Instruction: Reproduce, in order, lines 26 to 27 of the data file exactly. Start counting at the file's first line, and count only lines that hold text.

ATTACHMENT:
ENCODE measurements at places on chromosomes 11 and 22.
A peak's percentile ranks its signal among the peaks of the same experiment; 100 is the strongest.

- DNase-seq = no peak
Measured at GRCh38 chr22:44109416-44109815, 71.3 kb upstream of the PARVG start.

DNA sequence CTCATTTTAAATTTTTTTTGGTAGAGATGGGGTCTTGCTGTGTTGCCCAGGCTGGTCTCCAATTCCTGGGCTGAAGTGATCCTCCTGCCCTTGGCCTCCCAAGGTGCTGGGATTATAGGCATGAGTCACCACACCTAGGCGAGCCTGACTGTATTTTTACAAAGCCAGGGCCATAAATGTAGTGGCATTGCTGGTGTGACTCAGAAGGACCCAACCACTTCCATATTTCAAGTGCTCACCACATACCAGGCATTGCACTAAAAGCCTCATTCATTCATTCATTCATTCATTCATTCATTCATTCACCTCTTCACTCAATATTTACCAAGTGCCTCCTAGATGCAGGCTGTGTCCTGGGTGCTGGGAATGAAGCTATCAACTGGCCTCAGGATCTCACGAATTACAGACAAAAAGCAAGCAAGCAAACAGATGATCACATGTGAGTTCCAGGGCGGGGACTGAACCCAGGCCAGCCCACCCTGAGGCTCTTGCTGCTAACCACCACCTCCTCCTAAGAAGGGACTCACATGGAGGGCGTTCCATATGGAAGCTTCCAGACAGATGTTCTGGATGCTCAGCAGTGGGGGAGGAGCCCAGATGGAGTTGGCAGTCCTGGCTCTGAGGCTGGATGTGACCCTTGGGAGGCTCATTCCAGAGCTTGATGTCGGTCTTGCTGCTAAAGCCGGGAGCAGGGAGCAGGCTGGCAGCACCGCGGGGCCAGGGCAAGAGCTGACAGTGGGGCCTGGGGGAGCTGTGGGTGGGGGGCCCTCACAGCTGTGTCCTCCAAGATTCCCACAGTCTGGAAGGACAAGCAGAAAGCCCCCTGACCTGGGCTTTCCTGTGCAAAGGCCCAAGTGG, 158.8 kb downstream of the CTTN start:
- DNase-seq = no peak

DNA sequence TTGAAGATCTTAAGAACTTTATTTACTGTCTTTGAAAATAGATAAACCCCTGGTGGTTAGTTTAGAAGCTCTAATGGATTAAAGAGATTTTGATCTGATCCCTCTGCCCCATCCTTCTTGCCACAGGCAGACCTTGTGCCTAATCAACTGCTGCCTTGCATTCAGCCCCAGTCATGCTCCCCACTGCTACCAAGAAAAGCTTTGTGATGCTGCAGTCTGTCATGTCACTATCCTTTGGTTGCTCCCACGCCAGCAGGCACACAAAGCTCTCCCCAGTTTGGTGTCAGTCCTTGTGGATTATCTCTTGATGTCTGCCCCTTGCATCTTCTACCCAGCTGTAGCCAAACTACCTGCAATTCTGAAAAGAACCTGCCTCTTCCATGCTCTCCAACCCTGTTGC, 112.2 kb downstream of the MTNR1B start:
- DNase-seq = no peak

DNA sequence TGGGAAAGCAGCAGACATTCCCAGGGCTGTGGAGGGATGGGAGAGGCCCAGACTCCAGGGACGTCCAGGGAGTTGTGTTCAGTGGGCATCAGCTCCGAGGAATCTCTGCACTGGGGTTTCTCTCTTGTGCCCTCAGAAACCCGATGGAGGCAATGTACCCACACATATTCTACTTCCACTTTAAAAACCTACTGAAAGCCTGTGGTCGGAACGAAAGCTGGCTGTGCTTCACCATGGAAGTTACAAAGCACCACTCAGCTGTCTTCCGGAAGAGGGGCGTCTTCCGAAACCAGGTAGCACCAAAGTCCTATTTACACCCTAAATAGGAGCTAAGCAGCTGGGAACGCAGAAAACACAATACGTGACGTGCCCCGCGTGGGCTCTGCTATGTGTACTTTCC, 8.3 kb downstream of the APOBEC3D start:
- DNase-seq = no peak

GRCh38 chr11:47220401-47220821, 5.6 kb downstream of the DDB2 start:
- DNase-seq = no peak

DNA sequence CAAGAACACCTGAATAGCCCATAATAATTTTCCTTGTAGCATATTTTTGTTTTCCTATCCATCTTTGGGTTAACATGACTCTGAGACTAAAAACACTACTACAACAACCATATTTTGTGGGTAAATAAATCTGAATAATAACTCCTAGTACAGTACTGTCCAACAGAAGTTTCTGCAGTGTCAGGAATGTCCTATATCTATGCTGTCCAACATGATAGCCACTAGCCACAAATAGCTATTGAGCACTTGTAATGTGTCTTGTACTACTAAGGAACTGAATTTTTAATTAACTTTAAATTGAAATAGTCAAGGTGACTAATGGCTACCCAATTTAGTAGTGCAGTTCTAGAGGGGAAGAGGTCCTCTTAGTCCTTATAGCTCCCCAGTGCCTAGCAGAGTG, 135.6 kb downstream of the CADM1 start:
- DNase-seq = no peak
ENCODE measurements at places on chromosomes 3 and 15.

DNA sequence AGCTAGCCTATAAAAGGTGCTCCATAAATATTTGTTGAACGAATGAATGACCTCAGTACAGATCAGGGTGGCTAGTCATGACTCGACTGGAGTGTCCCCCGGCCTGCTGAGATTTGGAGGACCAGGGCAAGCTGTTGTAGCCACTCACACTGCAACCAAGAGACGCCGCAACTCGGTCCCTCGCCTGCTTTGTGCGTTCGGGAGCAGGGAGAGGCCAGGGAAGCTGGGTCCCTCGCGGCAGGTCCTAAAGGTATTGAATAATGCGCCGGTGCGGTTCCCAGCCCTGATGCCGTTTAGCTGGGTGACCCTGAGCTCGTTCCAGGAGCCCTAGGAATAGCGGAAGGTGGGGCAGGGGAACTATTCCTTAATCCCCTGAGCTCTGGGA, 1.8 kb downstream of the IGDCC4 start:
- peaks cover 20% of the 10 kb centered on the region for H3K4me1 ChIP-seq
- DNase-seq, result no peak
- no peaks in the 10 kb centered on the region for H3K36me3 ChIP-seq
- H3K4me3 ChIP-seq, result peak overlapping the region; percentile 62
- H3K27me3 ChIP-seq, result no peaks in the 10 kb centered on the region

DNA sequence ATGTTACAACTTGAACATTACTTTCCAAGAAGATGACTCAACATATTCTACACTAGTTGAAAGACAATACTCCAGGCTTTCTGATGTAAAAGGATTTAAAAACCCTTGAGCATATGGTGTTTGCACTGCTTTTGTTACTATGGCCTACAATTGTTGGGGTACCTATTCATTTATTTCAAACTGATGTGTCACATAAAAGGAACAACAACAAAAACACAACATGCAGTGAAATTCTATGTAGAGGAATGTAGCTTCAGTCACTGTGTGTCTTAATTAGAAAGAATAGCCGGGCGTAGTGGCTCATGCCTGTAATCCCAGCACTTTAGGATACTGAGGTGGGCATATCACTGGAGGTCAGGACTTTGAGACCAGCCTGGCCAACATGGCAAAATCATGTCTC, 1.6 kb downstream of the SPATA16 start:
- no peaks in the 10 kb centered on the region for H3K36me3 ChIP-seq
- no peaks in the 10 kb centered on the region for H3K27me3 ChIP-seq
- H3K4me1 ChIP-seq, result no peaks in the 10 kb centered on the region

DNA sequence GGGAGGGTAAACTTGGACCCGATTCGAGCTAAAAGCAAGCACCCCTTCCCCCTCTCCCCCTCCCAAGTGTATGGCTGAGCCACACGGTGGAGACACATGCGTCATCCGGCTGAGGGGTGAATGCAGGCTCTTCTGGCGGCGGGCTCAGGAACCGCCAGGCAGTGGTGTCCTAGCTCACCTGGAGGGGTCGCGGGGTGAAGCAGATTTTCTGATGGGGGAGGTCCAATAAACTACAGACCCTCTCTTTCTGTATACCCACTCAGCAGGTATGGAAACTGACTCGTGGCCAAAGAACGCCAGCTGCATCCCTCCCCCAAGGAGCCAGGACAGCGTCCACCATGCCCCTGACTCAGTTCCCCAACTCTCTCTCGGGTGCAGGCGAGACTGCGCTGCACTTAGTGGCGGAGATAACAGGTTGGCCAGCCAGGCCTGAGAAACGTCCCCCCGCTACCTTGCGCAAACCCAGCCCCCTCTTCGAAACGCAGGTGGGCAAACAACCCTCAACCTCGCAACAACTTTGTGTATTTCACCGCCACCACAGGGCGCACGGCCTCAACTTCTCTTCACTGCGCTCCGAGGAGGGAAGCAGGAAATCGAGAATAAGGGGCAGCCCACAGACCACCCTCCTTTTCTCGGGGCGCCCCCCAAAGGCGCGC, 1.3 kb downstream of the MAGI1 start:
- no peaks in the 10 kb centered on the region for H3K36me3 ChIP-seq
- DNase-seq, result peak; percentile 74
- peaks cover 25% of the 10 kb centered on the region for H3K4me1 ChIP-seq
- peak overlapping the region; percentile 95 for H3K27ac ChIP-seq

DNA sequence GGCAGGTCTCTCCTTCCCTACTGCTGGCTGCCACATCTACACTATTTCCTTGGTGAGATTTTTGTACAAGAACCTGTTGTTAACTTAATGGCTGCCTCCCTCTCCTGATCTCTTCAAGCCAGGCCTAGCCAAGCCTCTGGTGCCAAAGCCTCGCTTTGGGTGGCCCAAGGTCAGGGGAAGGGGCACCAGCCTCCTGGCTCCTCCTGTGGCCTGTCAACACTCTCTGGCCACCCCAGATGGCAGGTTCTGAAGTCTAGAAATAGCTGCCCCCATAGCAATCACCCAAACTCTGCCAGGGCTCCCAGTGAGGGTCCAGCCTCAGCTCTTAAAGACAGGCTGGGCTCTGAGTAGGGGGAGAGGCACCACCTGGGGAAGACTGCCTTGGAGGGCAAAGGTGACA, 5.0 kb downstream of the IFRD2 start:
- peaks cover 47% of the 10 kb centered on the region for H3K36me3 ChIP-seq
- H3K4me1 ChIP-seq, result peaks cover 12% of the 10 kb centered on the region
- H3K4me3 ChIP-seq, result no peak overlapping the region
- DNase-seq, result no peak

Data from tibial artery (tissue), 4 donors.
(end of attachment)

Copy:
DNA sequence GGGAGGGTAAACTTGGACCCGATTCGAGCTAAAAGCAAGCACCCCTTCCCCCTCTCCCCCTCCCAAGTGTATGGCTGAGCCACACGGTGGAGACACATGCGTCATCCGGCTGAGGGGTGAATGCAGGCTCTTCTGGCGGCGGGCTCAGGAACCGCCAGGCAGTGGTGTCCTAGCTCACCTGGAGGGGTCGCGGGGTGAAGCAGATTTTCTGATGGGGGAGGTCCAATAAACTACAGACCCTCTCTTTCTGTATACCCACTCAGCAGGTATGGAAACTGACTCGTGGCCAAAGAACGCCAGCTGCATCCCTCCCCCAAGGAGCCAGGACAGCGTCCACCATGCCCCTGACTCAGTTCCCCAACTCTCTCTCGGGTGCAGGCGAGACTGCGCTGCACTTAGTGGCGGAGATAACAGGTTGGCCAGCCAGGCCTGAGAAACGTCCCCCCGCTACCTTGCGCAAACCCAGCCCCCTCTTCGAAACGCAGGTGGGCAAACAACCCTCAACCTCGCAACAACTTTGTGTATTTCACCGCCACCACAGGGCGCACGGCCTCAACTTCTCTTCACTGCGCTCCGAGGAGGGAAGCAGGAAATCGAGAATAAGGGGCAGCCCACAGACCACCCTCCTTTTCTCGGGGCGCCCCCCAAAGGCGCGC, 1.3 kb downstream of the MAGI1 start:
- no peaks in the 10 kb centered on the region for H3K36me3 ChIP-seq